• On the socio-economic front, they still remain vulnerable.
  • Moreover, equality cannot be limited only to the educational institutions and services.
  • Reservation has almost lost its effectiveness now. It has created an elite class among the SCs and STs who grab most of the opportunities leaving others under socio economic isolation.

Therefore, no doubt, reservation was instituted to create equal opportunities for the lower castes, but the real concern is that how far this rationale has succeeded. Rather than reservation of seats, many new and radical solutions can be brought about to overcome the inequality problem.

29 September 2016 K2_CATEGORY IAS Blog

COMMERCIAL SURROGACY

Surrogacy is a term which means that a woman carries a child to term for its intended parents, with the help of different fertility techniques. And in return, the woman is compensated for carrying the child.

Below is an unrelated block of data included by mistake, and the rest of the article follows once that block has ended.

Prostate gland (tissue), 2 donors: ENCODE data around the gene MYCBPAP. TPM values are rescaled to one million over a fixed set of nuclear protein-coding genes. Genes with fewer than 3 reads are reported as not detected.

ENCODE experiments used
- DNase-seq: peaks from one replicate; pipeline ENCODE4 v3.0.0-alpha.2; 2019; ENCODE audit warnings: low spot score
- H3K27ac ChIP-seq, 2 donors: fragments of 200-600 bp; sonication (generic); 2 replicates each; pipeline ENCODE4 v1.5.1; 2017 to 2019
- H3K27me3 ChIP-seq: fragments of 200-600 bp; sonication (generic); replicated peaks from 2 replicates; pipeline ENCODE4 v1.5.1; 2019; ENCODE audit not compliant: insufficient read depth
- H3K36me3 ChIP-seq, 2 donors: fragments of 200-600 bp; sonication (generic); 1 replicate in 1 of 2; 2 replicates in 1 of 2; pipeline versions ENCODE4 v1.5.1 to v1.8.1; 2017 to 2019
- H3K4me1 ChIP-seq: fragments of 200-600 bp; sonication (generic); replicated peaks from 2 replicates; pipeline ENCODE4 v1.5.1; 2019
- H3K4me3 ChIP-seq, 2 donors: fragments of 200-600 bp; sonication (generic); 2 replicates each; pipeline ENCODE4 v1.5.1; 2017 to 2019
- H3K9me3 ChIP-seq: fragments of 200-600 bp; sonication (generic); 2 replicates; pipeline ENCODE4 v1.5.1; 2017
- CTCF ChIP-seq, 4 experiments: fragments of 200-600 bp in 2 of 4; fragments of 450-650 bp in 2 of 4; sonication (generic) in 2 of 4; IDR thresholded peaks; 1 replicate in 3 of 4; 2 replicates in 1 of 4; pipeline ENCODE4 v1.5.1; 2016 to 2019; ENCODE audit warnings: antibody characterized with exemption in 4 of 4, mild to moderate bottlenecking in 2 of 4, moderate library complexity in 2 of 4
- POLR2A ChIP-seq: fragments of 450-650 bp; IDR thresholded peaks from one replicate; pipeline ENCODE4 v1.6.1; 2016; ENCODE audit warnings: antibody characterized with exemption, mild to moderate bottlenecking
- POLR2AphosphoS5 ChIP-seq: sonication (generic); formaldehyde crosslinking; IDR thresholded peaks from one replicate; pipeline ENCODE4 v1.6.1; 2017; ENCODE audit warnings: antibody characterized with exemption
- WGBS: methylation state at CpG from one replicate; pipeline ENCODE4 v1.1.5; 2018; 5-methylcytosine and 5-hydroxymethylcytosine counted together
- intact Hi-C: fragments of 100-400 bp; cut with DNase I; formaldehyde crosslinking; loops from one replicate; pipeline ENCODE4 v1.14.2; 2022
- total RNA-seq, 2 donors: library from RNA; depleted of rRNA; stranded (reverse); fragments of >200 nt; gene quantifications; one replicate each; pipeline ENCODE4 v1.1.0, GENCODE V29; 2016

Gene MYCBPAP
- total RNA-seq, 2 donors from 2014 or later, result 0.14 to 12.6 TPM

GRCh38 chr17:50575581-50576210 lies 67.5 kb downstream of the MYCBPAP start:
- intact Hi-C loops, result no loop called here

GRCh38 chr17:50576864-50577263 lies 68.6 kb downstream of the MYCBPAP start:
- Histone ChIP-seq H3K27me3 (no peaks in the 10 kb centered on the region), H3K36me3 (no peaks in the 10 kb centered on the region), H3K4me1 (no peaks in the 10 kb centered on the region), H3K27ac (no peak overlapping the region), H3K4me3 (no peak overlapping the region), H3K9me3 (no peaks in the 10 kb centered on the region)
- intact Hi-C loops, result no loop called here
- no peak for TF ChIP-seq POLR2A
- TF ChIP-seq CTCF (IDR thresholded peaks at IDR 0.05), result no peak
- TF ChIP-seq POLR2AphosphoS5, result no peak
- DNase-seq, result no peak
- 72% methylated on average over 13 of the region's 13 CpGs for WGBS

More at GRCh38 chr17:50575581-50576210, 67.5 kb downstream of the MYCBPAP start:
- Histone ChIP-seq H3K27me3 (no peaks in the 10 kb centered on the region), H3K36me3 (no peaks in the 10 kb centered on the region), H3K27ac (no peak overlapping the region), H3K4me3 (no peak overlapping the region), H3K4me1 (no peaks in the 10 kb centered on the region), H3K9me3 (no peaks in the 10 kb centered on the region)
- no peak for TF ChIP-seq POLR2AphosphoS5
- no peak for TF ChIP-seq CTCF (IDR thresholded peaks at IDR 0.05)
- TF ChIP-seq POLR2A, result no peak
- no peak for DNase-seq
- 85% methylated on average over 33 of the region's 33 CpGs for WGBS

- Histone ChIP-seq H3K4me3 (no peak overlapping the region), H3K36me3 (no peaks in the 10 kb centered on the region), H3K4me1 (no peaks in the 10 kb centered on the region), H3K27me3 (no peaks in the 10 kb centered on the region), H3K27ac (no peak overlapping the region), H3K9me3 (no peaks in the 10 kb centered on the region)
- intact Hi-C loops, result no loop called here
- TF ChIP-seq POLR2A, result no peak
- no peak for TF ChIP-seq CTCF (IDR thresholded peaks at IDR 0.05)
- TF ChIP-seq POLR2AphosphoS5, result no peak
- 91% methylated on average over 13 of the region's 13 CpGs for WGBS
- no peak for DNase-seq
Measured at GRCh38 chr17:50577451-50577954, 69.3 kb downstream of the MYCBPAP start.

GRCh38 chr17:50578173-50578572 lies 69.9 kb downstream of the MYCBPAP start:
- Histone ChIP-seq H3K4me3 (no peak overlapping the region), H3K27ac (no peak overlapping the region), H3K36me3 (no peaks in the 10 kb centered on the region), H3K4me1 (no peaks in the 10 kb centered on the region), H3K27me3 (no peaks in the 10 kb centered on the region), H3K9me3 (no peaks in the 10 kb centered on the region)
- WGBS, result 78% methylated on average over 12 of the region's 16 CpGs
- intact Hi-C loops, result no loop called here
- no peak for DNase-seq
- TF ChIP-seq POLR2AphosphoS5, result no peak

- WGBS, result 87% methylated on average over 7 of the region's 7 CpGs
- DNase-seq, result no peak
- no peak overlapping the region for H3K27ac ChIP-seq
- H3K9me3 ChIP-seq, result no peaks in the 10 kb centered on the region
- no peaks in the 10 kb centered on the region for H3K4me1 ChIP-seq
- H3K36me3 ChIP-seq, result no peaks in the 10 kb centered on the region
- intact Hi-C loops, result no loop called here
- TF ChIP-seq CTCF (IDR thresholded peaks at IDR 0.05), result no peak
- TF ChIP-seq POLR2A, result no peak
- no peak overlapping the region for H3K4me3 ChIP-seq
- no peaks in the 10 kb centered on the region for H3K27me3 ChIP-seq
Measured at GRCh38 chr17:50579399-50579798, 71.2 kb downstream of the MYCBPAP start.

There are many issues involved with commercial surrogacy in India:

  • Rights of the child occurring from surrogacy – In the case of baby Manji v/s Union of India, the Japanese parents were separated before the child was conceived. So, issues like who has the right over the child, the status of the surrogate mother, etc., came into limelight.
  • Under-compensation and employment through illegitimate ways to get a child through surrogacy- It is mainly the poor women who are used as surrogates and they are paid very less in comparison to surrogates elsewhere in the world.